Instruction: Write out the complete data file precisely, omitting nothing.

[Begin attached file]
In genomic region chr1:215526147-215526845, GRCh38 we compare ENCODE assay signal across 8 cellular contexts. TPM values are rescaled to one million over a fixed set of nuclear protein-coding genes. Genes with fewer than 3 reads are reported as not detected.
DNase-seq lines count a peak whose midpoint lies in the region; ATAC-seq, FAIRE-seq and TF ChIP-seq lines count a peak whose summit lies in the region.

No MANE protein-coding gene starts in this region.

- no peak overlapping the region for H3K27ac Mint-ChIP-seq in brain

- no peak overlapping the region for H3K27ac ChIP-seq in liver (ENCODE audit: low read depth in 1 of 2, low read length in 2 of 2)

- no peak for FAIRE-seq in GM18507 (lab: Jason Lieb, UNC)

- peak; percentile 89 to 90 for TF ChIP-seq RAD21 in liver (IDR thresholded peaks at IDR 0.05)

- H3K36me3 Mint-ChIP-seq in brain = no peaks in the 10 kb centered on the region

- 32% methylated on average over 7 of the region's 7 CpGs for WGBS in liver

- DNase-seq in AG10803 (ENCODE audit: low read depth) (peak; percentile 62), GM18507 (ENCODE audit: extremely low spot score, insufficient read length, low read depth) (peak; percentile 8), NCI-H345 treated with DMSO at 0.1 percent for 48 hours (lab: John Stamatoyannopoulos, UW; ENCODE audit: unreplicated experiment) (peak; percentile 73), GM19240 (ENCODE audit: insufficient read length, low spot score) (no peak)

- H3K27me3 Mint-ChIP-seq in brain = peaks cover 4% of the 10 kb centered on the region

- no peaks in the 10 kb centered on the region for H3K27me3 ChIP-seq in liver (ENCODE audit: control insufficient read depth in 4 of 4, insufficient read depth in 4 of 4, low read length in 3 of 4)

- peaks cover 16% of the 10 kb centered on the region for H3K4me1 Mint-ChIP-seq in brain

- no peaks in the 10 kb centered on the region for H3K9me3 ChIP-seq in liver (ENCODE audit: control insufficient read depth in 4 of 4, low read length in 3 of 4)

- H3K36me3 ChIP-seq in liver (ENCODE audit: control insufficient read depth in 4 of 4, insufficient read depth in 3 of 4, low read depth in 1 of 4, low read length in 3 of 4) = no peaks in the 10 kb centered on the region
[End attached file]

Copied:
In genomic region chr1:215526147-215526845, GRCh38 we compare ENCODE assay signal across 8 cellular contexts. TPM values are rescaled to one million over a fixed set of nuclear protein-coding genes. Genes with fewer than 3 reads are reported as not detected.
DNase-seq lines count a peak whose midpoint lies in the region; ATAC-seq, FAIRE-seq and TF ChIP-seq lines count a peak whose summit lies in the region.

No MANE protein-coding gene starts in this region.

- no peak overlapping the region for H3K27ac Mint-ChIP-seq in brain

- no peak overlapping the region for H3K27ac ChIP-seq in liver (ENCODE audit: low read depth in 1 of 2, low read length in 2 of 2)

- no peak for FAIRE-seq in GM18507 (lab: Jason Lieb, UNC)

- peak; percentile 89 to 90 for TF ChIP-seq RAD21 in liver (IDR thresholded peaks at IDR 0.05)

- H3K36me3 Mint-ChIP-seq in brain = no peaks in the 10 kb centered on the region

- 32% methylated on average over 7 of the region's 7 CpGs for WGBS in liver

- DNase-seq in AG10803 (ENCODE audit: low read depth) (peak; percentile 62), GM18507 (ENCODE audit: extremely low spot score, insufficient read length, low read depth) (peak; percentile 8), NCI-H345 treated with DMSO at 0.1 percent for 48 hours (lab: John Stamatoyannopoulos, UW; ENCODE audit: unreplicated experiment) (peak; percentile 73), GM19240 (ENCODE audit: insufficient read length, low spot score) (no peak)

- H3K27me3 Mint-ChIP-seq in brain = peaks cover 4% of the 10 kb centered on the region

- no peaks in the 10 kb centered on the region for H3K27me3 ChIP-seq in liver (ENCODE audit: control insufficient read depth in 4 of 4, insufficient read depth in 4 of 4, low read length in 3 of 4)

- peaks cover 16% of the 10 kb centered on the region for H3K4me1 Mint-ChIP-seq in brain

- no peaks in the 10 kb centered on the region for H3K9me3 ChIP-seq in liver (ENCODE audit: control insufficient read depth in 4 of 4, low read length in 3 of 4)

- H3K36me3 ChIP-seq in liver (ENCODE audit: control insufficient read depth in 4 of 4, insufficient read depth in 3 of 4, low read depth in 1 of 4, low read length in 3 of 4) = no peaks in the 10 kb centered on the region